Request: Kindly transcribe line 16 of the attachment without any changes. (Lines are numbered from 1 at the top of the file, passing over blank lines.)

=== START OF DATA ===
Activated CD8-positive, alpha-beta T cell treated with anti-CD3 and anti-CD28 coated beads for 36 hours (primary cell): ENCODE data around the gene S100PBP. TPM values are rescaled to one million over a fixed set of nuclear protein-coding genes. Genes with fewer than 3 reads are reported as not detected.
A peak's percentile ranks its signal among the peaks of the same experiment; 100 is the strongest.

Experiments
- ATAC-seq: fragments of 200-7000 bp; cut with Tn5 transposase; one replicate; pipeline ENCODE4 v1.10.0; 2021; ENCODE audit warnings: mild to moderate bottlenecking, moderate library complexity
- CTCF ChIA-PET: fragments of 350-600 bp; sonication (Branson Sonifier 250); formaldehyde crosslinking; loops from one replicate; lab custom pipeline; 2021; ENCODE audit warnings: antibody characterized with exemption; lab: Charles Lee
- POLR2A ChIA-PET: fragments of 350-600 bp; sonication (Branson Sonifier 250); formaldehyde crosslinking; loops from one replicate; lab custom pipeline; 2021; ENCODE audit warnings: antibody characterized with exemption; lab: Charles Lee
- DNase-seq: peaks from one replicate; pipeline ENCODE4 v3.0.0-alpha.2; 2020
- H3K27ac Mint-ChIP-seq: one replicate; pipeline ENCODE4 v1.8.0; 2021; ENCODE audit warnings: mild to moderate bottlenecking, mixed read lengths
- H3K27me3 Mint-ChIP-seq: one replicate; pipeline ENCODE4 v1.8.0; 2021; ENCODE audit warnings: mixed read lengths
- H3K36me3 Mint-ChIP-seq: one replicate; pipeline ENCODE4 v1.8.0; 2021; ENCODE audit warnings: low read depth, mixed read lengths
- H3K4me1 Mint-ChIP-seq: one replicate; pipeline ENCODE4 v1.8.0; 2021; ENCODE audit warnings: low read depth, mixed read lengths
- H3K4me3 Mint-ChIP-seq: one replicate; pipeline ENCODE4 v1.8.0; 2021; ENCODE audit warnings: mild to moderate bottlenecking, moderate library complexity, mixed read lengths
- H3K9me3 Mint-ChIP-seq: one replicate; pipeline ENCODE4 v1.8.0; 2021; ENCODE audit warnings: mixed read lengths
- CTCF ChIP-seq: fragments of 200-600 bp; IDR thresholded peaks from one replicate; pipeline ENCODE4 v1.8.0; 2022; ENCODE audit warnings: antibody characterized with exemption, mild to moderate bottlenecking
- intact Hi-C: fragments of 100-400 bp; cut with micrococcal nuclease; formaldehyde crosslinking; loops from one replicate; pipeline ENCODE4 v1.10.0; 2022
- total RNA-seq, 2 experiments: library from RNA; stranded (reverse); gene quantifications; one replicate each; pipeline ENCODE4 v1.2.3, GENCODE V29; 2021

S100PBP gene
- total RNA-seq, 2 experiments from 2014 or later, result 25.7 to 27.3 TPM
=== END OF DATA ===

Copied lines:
- total RNA-seq, 2 experiments: library from RNA; stranded (reverse); gene quantifications; one replicate each; pipeline ENCODE4 v1.2.3, GENCODE V29; 2021